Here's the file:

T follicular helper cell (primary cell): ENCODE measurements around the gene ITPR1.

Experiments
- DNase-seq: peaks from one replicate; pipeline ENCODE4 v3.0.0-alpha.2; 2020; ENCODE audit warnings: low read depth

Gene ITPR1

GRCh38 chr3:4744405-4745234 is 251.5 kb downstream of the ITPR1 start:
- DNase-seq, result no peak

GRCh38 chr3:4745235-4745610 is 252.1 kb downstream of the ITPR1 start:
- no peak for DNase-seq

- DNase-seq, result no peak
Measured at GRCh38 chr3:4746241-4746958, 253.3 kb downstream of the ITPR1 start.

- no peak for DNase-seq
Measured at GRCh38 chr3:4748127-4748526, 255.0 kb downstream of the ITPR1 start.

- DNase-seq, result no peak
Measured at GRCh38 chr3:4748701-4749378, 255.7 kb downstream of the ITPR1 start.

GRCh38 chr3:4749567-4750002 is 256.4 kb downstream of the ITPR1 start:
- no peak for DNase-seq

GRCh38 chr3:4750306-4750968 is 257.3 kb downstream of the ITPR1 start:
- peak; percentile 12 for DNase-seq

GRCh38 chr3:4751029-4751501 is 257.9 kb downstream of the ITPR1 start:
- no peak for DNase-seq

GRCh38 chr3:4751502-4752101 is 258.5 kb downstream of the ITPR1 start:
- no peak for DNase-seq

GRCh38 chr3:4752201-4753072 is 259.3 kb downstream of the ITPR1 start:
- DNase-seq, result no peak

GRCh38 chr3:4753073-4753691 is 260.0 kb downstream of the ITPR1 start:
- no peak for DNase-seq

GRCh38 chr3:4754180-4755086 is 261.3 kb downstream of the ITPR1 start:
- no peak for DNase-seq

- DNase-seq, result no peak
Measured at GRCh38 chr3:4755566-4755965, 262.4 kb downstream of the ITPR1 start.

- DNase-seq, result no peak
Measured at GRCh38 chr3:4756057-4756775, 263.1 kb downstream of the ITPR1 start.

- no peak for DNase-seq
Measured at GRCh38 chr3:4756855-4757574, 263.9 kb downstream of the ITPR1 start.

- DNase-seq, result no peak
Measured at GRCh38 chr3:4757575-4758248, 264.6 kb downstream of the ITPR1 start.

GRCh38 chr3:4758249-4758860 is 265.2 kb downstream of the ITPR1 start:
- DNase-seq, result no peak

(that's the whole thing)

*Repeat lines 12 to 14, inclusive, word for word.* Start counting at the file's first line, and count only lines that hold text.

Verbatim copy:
Measured at GRCh38 chr3:4748127-4748526, 255.0 kb downstream of the ITPR1 start.

- DNase-seq, result no peak
Measured at GRCh38 chr3:4748701-4749378, 255.7 kb downstream of the ITPR1 start.